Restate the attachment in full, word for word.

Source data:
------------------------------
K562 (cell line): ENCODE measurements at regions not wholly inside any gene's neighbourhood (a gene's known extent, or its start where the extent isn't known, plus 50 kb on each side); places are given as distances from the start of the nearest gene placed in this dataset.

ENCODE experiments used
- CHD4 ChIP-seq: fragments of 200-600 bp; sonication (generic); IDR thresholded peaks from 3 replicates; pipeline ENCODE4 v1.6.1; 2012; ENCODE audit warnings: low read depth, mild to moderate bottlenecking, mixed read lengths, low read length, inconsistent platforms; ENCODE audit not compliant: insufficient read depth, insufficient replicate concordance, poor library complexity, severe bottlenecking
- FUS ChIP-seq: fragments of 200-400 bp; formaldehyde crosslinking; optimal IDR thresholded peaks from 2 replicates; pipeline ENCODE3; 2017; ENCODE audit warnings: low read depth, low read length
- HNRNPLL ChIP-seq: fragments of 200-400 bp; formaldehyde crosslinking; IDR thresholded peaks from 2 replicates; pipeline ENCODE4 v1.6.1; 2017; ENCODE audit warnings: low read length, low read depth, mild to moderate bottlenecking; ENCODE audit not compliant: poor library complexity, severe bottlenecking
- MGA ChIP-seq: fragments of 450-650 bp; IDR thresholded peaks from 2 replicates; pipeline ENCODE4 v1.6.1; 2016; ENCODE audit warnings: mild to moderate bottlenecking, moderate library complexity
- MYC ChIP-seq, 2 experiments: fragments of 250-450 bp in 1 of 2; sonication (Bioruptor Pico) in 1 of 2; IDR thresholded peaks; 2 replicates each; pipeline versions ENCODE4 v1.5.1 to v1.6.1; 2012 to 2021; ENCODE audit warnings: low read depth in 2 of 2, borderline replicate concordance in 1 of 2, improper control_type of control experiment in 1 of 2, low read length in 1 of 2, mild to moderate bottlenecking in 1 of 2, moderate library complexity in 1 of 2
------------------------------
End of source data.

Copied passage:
K562 (cell line): ENCODE measurements at regions not wholly inside any gene's neighbourhood (a gene's known extent, or its start where the extent isn't known, plus 50 kb on each side); places are given as distances from the start of the nearest gene placed in this dataset.

ENCODE experiments used
- CHD4 ChIP-seq: fragments of 200-600 bp; sonication (generic); IDR thresholded peaks from 3 replicates; pipeline ENCODE4 v1.6.1; 2012; ENCODE audit warnings: low read depth, mild to moderate bottlenecking, mixed read lengths, low read length, inconsistent platforms; ENCODE audit not compliant: insufficient read depth, insufficient replicate concordance, poor library complexity, severe bottlenecking
- FUS ChIP-seq: fragments of 200-400 bp; formaldehyde crosslinking; optimal IDR thresholded peaks from 2 replicates; pipeline ENCODE3; 2017; ENCODE audit warnings: low read depth, low read length
- HNRNPLL ChIP-seq: fragments of 200-400 bp; formaldehyde crosslinking; IDR thresholded peaks from 2 replicates; pipeline ENCODE4 v1.6.1; 2017; ENCODE audit warnings: low read length, low read depth, mild to moderate bottlenecking; ENCODE audit not compliant: poor library complexity, severe bottlenecking
- MGA ChIP-seq: fragments of 450-650 bp; IDR thresholded peaks from 2 replicates; pipeline ENCODE4 v1.6.1; 2016; ENCODE audit warnings: mild to moderate bottlenecking, moderate library complexity
- MYC ChIP-seq, 2 experiments: fragments of 250-450 bp in 1 of 2; sonication (Bioruptor Pico) in 1 of 2; IDR thresholded peaks; 2 replicates each; pipeline versions ENCODE4 v1.5.1 to v1.6.1; 2012 to 2021; ENCODE audit warnings: low read depth in 2 of 2, borderline replicate concordance in 1 of 2, improper control_type of control experiment in 1 of 2, low read length in 1 of 2, mild to moderate bottlenecking in 1 of 2, moderate library complexity in 1 of 2